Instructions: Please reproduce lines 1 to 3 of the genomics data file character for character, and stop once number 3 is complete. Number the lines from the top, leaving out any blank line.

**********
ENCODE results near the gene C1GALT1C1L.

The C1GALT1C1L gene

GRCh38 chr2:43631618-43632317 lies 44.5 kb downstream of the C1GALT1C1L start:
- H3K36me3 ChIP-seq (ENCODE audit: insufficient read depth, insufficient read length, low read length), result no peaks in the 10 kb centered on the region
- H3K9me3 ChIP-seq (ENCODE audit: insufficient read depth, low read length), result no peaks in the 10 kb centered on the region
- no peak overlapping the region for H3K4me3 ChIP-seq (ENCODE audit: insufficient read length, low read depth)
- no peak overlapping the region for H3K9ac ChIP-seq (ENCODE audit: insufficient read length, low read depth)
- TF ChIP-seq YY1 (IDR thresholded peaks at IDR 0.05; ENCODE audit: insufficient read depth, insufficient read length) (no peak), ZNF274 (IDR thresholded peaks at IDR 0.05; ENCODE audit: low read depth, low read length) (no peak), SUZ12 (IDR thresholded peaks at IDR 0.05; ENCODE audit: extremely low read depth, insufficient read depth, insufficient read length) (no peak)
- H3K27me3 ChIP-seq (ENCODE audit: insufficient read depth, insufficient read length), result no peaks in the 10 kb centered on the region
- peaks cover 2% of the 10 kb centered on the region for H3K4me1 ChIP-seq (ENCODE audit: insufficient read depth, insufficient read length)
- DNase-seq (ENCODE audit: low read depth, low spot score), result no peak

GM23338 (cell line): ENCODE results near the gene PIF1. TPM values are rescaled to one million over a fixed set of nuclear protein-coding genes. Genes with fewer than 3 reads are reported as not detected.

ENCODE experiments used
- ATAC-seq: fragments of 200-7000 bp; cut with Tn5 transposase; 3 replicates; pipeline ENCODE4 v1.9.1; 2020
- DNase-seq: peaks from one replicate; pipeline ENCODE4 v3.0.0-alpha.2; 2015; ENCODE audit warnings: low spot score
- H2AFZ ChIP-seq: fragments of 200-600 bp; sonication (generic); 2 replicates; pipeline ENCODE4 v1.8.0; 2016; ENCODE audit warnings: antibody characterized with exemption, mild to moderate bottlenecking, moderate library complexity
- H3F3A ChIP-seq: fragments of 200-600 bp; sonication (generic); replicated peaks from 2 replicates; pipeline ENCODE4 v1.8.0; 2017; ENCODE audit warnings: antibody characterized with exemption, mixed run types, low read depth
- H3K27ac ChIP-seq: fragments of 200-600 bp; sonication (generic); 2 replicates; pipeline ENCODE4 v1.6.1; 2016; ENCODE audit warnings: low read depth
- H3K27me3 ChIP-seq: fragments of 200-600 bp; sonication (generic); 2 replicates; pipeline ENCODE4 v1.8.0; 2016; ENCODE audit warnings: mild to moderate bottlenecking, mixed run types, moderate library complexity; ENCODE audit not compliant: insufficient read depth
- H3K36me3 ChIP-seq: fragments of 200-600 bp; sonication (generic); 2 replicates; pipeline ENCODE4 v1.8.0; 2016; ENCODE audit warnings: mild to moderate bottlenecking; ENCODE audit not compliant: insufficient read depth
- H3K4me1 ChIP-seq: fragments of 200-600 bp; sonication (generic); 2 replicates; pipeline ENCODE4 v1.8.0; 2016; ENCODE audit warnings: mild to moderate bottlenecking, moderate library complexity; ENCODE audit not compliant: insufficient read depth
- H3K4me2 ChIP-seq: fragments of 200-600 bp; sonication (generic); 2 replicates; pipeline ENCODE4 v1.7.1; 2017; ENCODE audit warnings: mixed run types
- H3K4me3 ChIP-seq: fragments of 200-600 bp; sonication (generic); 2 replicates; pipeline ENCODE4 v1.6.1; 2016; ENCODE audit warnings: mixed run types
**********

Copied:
ENCODE results near the gene C1GALT1C1L.

The C1GALT1C1L gene

GRCh38 chr2:43631618-43632317 lies 44.5 kb downstream of the C1GALT1C1L start: